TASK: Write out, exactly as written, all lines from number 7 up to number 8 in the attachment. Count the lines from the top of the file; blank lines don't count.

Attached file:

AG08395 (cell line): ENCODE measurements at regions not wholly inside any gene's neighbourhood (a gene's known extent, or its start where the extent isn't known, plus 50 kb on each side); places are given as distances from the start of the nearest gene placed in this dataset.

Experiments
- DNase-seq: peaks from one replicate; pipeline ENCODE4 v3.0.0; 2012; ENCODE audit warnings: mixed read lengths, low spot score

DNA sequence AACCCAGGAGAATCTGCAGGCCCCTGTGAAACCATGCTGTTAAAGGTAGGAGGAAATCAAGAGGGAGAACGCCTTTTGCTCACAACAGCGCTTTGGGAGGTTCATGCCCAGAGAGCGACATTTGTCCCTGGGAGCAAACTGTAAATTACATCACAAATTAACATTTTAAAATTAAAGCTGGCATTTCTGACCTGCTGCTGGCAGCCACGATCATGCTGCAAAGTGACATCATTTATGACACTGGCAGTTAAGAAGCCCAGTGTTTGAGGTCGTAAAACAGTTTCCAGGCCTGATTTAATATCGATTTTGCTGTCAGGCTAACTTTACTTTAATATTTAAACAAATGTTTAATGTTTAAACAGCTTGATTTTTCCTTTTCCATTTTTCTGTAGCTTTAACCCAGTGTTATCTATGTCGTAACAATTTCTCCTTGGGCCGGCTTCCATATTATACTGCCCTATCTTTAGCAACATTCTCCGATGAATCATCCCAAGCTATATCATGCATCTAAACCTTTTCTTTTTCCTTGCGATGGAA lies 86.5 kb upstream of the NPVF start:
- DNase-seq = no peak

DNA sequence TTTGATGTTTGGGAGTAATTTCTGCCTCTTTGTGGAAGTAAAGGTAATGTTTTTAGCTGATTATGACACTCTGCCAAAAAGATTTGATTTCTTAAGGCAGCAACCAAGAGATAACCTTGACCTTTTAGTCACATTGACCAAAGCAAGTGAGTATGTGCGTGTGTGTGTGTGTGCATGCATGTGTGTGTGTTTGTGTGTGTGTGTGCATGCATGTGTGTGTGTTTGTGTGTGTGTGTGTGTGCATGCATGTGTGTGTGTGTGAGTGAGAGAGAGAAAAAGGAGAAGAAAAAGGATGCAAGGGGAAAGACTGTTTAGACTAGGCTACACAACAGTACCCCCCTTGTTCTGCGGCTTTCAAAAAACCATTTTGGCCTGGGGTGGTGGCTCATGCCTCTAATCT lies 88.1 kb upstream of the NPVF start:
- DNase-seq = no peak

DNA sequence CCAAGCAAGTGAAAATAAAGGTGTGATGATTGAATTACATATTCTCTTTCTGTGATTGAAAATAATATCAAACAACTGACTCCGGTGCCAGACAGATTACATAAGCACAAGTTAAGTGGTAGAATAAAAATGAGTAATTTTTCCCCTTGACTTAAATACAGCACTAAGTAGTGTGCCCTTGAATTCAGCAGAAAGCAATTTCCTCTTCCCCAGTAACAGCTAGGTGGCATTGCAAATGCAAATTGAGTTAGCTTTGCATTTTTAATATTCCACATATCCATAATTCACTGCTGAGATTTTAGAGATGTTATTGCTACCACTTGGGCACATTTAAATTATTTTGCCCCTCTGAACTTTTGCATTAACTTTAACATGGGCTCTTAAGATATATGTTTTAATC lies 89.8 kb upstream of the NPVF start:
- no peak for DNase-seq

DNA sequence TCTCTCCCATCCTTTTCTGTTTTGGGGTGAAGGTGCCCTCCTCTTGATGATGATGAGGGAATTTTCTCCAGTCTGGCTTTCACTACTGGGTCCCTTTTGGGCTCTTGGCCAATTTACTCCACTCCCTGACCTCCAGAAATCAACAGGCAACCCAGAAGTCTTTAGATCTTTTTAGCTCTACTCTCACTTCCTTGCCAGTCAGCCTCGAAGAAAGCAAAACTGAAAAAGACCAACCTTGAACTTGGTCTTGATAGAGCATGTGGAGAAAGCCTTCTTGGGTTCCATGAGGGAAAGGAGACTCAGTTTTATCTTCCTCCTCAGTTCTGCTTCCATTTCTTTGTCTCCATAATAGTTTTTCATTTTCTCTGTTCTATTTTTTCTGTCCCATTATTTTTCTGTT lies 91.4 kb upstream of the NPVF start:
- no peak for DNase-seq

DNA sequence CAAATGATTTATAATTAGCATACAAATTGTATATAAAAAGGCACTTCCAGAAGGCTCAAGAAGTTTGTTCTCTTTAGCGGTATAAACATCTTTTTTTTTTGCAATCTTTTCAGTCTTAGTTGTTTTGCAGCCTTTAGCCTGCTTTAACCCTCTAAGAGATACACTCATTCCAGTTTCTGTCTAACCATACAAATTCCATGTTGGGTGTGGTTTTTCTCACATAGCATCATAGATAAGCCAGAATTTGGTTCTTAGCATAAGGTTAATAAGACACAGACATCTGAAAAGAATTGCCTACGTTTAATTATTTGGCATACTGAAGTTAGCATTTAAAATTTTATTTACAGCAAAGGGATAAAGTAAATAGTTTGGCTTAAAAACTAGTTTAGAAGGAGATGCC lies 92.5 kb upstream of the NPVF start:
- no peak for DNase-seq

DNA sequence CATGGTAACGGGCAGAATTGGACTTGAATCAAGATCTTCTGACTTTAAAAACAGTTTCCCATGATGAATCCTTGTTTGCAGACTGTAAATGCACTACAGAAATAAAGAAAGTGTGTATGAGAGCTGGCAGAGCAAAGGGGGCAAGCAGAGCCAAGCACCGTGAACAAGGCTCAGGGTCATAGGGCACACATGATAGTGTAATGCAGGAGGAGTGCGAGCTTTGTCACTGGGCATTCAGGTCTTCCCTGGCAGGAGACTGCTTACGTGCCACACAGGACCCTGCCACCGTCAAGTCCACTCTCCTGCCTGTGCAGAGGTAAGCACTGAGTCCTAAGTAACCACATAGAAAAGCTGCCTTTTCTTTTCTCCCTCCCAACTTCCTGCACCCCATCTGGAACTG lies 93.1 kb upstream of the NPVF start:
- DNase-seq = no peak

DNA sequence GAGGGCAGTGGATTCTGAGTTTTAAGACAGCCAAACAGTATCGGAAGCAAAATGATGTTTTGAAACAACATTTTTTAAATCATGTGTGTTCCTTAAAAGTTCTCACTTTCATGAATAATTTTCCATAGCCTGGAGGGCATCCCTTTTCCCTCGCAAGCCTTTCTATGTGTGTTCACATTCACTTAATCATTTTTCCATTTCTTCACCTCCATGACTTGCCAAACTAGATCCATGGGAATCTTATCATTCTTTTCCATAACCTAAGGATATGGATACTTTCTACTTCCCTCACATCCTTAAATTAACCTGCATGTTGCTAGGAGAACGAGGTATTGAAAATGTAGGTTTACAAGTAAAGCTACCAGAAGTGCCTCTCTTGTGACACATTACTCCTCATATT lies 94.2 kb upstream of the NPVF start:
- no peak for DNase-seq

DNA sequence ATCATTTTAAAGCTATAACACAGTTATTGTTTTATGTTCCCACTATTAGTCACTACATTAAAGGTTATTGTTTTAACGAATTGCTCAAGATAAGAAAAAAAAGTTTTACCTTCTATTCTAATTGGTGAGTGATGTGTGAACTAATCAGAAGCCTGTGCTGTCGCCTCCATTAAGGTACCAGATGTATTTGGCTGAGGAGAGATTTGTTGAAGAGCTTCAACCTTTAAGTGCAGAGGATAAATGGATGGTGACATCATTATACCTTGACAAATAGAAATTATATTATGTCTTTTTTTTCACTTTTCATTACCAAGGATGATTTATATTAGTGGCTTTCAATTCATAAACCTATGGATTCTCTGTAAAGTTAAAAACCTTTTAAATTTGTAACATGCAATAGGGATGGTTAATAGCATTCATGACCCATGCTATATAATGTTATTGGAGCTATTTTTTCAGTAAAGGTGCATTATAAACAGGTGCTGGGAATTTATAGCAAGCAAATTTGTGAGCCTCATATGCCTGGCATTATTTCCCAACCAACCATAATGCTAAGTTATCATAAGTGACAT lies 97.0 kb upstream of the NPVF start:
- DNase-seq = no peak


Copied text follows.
- DNase-seq = no peak

DNA sequence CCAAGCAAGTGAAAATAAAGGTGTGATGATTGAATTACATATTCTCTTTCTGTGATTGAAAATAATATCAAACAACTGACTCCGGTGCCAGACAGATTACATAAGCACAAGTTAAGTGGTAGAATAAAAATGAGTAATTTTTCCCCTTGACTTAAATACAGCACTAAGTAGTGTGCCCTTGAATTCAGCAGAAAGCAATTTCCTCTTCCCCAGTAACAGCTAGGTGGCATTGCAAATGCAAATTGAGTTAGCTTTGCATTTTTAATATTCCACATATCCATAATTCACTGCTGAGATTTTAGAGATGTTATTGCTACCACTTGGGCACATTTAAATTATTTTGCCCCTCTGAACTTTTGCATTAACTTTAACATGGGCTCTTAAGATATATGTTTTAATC lies 89.8 kb upstream of the NPVF start: